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on May 20, 2007
I teach 5th grade and I purchased these books to complete my class set of these books. This new version is missing all of the wonderful sketches that made Laura's books famous. Why? The font is also smaller and the page numbers are different, making it difficult for the kids with this version to follow along. I'm most upset though at the lack of the illustrations that children have come to love since Laura wrote these books. Disappointing. Get the older version (without the photograph on the cover) if you can get it.
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Pa Ingalls is tired of how crowded the big woods are getting. So he decides to sell the house and move west with his family. Just before the ice breaks, the family loads up their wagon and heads out. They cross the Mississippi River and then head south, settling two days away from Independence, Missouri. Now they have to build a new house and survive the wilderness. Meanwhile, Laura is anxious to see a papoose. And with all the Indians in the area, she may get her chance.
This is a charming book. It's almost a collection of short stories with many chapters being a self-contained event. Still, through these pages, we get a good picture of life on the American frontier 130 years ago. The book gives plenty of detail about their everyday life without getting bogged down. And it is interesting. Frankly, some of the chapters are so harrowing I felt my pulse quicken. Often I found myself shaking my head in awe at what the Ingalls dealt with on a daily basis. This is a good way to make anyone appreciate just what we have today.
These books are still popular 70 years after they were first written for good reason. They are an entertaining and enlightening look at a bygone era.
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on May 3, 2002
I've recently started reading the Little House books to my seven-year-old daughter and I'm thrilled to discover that I love them just as much now as I did when I was her age. There are a lot of reasons for that. Laura Ingalls Wilder was a wonderful writer. She's simple and always crystal clear, but at the same time, she uses so much detail and has such a great sense of the rhythm of language that her writing is beautifully poetic and always a joy to read aloud. And the characters, of course, are among the most beautifully drawn characters in literature: the feisty Laura who has such a hard time doing what she's supposed to do, her frustratingly perfect sister Mary, her strict but kind parents. Even the animals in the book come across as interesting characters. No matter how tired I am in the evening, I always look forward to getting out Little House and reading a chapter or two.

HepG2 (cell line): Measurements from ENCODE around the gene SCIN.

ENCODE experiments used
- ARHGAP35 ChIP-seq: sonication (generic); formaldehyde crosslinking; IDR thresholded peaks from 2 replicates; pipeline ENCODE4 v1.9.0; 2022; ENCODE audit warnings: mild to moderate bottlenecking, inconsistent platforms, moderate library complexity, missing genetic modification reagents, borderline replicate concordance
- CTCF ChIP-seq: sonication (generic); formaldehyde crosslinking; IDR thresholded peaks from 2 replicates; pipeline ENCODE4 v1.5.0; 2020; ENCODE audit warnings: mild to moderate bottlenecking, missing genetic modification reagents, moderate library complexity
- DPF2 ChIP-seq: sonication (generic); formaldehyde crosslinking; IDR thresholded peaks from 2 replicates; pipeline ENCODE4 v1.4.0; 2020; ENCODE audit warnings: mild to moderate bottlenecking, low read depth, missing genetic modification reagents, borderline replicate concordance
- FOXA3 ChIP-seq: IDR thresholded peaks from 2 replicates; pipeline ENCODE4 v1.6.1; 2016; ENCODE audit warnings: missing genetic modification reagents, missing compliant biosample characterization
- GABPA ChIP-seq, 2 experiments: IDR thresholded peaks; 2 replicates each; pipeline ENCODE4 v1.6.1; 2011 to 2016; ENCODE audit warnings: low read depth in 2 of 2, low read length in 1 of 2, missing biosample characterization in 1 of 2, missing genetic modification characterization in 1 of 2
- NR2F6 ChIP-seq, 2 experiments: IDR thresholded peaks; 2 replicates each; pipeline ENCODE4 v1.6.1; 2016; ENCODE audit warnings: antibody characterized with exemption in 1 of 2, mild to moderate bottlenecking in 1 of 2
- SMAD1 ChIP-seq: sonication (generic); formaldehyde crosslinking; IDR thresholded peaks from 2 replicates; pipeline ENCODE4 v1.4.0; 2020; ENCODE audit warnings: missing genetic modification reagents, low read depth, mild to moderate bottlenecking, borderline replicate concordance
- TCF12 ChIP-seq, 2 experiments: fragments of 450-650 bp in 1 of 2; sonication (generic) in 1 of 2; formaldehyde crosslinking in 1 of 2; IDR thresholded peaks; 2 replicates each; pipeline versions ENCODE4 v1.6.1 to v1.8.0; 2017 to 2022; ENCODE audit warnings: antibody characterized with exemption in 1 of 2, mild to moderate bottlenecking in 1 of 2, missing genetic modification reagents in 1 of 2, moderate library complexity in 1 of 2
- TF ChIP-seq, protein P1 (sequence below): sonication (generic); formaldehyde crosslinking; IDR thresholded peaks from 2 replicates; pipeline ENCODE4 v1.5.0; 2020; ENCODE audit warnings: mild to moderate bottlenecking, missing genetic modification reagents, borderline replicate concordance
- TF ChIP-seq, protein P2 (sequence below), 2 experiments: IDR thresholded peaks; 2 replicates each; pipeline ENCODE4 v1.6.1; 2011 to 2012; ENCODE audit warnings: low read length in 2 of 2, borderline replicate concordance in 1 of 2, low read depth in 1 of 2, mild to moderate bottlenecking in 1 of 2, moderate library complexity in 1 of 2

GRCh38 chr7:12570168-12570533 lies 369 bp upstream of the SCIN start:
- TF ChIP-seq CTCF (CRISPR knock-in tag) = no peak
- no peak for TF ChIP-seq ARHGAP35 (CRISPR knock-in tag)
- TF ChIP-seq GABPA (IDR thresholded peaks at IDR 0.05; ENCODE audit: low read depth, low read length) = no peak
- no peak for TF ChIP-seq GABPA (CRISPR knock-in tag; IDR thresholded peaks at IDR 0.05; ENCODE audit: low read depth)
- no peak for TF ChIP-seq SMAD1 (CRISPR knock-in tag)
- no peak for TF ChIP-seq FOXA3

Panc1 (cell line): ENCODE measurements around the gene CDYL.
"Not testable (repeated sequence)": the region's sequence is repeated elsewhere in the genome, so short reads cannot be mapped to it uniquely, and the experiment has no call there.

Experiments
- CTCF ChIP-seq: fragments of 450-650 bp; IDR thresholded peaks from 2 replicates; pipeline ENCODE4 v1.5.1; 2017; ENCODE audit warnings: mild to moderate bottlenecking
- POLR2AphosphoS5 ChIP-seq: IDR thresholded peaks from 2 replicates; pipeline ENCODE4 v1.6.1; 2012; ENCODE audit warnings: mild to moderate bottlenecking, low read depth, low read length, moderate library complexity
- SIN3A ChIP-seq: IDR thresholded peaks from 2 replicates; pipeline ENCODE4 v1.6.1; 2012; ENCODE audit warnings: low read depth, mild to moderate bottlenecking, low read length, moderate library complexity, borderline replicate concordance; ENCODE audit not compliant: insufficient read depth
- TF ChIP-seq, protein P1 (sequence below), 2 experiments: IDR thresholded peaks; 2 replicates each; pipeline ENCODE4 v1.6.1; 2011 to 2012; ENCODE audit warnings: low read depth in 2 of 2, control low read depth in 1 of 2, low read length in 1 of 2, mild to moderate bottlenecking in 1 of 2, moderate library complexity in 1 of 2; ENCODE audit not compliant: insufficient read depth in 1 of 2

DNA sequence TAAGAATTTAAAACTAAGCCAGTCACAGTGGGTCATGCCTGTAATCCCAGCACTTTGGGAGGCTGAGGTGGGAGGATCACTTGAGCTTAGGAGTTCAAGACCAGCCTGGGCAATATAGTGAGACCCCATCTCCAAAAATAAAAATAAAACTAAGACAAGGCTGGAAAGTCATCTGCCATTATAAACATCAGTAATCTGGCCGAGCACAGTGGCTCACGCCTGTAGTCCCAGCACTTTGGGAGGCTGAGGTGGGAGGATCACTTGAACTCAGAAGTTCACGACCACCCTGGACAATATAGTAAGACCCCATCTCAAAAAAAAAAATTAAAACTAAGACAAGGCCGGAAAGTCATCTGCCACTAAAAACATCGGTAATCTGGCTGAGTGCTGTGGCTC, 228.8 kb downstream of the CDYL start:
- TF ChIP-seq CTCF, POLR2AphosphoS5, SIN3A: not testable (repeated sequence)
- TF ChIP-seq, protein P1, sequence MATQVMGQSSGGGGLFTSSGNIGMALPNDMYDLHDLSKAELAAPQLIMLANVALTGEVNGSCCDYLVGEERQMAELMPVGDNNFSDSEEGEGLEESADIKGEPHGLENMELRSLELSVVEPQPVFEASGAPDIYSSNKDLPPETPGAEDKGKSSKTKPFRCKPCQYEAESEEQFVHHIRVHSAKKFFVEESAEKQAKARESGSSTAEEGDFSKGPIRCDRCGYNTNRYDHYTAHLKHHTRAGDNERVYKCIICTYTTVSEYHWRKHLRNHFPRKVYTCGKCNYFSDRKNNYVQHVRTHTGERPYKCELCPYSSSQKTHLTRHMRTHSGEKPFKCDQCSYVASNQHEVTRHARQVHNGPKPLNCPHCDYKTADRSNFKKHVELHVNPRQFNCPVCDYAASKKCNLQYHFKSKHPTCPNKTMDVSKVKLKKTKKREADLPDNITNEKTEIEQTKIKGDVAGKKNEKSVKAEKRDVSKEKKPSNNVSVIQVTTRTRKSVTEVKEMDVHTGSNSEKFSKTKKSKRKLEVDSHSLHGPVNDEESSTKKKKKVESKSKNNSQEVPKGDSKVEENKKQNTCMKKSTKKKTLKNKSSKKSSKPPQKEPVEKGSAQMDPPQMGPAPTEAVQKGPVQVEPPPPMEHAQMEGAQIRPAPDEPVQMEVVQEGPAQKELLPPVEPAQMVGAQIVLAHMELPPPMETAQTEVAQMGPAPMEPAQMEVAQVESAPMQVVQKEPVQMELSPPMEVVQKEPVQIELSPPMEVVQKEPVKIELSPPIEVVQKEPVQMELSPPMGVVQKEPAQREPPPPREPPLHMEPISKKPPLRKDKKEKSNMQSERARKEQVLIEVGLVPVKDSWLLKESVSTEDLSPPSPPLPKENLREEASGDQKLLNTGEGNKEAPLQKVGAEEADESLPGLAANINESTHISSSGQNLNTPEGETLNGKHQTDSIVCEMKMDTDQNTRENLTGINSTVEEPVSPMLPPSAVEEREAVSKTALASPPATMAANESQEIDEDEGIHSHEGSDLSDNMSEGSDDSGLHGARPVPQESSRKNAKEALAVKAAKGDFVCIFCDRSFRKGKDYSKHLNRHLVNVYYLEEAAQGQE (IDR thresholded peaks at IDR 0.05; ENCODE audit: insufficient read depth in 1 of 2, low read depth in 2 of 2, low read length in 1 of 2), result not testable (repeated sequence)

Those were the things I loved about it as a child, and still love now. But as an adult I've also come to appreciate how quintessentially American this book is. It's the kind of book that makes you think about our heritage, and makes you proud to be American. In these books, Laura and her family keep facing hardships and meeting them head on. When necessary, they pick themselves up and move on to a new place, starting from scratch. They don't expect anything from anybody, and yet they care about their community and their neighbors. You often hear the words "pioneer spirit" used to describe America's best values, but after you read Little House that's not an empty phrase. You, and the child you read it to, understand it in your heart.
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on September 10, 1997
I've just finished reading Little House on the Prairie to my six year old son and he enjoyed every page. The classic illustration were his favorites and now we've returned to purchase Little House in the Big Woods to start the series from the beginning. He's learning to read now that he's started first grade and the Little House books are a much anticipated bed time activity
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on May 24, 2001
In my opinion: This may be a children's book, but it's just as good if not better for adults. The writing is simple but not insulting. The story itself is captivating. The occurences between the settlers and the American Indians were really amazing. All through the eyes of a little girl.
Laura Wilder had an amazing gift to tell stories and to make an accurate picture of the time she grew up in and of what she thought and felt as a girl. This is not like the show in many respects though. If you only want to read about the exact characters and stories from the show, this may surprise you. Mr. Edwards is not in here much and you won't see characters like Albert or Mr. Oleson in this book. As they live on the prairie, there is no school or store, only a few neighbors a few miles away. Also Indians which only actually show up now and then.